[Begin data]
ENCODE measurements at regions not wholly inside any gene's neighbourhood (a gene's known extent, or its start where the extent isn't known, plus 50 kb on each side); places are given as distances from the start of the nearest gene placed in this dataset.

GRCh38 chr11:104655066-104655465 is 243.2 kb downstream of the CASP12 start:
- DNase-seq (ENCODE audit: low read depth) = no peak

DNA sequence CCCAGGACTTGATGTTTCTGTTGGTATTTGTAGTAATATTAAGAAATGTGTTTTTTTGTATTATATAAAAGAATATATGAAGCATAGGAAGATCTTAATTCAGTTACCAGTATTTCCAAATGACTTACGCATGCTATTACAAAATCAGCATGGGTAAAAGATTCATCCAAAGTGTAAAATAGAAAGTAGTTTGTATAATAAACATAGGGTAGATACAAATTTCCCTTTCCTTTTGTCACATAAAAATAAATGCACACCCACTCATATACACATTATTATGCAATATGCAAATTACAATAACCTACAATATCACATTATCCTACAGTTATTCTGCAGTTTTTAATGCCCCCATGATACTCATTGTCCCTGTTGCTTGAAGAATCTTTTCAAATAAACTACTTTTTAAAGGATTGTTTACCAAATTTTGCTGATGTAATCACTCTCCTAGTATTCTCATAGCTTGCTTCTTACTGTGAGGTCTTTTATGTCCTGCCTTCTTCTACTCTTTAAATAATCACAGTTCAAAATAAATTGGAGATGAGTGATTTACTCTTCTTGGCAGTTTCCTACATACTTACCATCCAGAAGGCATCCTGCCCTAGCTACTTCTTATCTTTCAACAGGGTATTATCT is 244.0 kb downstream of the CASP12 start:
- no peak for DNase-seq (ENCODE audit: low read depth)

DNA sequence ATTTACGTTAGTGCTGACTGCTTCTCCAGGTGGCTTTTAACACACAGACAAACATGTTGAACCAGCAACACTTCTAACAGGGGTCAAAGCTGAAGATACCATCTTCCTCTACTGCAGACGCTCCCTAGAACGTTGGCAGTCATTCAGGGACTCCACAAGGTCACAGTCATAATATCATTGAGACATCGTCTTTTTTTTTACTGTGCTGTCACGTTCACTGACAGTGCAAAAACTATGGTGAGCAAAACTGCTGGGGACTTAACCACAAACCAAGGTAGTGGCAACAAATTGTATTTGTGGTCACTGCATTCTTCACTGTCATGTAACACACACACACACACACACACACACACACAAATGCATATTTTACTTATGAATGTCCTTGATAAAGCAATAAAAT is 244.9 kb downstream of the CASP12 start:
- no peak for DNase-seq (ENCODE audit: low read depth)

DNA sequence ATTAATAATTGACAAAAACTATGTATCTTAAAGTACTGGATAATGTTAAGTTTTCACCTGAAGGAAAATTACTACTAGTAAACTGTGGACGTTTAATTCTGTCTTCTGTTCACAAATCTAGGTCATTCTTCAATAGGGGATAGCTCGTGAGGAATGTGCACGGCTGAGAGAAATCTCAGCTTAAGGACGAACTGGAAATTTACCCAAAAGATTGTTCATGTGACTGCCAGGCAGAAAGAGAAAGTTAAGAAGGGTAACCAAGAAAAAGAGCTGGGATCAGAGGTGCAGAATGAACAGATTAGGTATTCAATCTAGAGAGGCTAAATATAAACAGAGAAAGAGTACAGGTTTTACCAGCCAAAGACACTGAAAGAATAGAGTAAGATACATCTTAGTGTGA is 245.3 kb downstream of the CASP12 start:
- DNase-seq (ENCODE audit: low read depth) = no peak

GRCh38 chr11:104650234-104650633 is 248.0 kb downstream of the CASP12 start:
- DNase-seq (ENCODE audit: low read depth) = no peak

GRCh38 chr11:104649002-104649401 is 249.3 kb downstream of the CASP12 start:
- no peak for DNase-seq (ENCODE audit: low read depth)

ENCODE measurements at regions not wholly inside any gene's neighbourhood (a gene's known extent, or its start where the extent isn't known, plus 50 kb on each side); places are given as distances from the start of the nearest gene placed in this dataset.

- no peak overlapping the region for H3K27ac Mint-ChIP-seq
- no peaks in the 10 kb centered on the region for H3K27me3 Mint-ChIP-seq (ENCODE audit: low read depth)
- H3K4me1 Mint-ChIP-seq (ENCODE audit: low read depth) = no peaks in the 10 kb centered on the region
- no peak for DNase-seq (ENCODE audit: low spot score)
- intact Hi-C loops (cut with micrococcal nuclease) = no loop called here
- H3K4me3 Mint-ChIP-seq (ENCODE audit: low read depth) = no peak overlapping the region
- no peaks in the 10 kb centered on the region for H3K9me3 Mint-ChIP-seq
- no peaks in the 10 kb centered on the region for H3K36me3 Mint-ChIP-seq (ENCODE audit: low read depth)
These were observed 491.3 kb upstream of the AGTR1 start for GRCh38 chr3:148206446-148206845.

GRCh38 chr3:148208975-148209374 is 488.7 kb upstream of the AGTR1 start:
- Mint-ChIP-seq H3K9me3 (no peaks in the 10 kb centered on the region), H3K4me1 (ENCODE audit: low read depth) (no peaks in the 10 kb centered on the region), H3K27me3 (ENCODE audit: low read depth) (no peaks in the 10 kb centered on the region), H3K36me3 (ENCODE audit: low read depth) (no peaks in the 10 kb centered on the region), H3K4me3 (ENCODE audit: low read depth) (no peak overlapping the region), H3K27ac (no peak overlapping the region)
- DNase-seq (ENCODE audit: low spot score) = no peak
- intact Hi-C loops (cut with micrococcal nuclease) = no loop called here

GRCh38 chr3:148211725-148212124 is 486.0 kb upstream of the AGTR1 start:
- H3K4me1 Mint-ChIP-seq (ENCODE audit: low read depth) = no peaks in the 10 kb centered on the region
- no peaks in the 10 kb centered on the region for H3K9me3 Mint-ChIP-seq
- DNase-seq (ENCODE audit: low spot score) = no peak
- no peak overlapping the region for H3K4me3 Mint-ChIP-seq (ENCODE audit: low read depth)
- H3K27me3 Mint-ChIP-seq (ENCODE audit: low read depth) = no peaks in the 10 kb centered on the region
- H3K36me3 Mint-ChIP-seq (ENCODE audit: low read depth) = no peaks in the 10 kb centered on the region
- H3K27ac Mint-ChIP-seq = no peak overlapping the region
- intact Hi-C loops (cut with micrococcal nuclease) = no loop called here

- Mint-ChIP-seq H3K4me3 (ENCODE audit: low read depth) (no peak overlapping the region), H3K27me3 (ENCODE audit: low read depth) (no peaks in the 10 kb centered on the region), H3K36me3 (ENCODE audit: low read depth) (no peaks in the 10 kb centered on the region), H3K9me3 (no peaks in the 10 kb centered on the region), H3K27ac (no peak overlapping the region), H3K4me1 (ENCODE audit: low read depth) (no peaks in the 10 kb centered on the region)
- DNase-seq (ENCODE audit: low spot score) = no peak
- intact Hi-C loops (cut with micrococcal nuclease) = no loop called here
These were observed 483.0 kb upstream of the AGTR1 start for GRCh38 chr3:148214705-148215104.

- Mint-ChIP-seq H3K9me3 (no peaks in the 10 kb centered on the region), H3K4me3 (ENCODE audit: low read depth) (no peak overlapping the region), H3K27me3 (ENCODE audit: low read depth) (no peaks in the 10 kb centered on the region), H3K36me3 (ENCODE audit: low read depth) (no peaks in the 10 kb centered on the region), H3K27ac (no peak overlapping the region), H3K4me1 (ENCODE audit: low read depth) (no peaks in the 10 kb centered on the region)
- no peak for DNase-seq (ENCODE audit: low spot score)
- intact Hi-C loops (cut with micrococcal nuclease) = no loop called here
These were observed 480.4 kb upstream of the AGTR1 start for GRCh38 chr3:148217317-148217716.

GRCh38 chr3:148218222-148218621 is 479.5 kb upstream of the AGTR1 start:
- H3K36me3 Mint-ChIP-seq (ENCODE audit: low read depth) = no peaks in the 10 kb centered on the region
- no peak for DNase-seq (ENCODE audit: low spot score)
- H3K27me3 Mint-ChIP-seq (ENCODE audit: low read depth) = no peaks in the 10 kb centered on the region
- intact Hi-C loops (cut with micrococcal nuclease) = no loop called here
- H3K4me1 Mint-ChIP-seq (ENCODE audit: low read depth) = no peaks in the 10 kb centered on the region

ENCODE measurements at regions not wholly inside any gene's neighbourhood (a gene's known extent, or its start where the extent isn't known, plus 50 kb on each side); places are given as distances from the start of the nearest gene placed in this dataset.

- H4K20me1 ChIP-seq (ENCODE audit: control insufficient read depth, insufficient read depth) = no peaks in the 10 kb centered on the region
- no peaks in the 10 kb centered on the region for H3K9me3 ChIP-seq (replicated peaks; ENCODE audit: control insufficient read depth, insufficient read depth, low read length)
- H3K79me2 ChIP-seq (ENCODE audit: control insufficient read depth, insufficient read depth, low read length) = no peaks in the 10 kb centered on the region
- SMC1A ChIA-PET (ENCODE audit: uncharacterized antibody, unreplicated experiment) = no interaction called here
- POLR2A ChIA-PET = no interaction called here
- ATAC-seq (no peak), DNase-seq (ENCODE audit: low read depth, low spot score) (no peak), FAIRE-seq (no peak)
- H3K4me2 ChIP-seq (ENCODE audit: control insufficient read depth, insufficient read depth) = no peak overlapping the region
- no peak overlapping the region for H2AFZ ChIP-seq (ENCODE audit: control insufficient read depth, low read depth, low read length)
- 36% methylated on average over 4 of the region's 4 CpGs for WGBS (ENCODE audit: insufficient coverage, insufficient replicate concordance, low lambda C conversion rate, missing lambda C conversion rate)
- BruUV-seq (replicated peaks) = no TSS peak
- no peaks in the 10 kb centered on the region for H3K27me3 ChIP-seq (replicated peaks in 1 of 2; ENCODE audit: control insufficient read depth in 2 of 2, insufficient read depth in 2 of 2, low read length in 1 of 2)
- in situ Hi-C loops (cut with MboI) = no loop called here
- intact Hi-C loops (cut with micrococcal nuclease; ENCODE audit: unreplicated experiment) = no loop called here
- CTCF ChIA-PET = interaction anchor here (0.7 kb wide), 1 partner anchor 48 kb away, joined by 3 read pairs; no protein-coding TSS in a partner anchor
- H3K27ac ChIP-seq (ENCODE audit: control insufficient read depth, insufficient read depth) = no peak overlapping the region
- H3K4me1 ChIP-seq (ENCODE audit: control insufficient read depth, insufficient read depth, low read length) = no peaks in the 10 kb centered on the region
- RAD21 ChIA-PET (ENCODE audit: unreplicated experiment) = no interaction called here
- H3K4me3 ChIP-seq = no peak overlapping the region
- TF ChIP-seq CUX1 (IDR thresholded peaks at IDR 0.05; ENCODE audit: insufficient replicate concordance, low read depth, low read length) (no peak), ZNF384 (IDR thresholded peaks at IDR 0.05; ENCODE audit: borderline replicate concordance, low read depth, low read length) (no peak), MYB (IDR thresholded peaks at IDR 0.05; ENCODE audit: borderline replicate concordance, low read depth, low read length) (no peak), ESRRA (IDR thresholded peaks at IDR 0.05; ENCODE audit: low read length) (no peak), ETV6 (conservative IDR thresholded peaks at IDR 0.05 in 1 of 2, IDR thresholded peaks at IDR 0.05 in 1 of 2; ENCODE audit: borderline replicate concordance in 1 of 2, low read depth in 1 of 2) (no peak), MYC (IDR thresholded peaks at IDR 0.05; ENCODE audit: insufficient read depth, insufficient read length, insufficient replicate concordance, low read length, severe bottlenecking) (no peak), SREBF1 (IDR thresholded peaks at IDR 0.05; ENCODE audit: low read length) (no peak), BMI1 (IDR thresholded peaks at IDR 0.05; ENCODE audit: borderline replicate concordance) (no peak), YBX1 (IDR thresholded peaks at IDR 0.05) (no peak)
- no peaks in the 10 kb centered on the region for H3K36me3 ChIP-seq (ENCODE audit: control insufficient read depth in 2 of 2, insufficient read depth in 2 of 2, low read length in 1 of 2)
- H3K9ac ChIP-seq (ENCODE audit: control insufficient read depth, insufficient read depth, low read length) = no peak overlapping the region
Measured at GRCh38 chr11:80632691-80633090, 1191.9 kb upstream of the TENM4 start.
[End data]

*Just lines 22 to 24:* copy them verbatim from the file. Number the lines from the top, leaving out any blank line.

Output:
- no peaks in the 10 kb centered on the region for H3K36me3 Mint-ChIP-seq (ENCODE audit: low read depth)
These were observed 491.3 kb upstream of the AGTR1 start for GRCh38 chr3:148206446-148206845.

GRCh38 chr3:148208975-148209374 is 488.7 kb upstream of the AGTR1 start: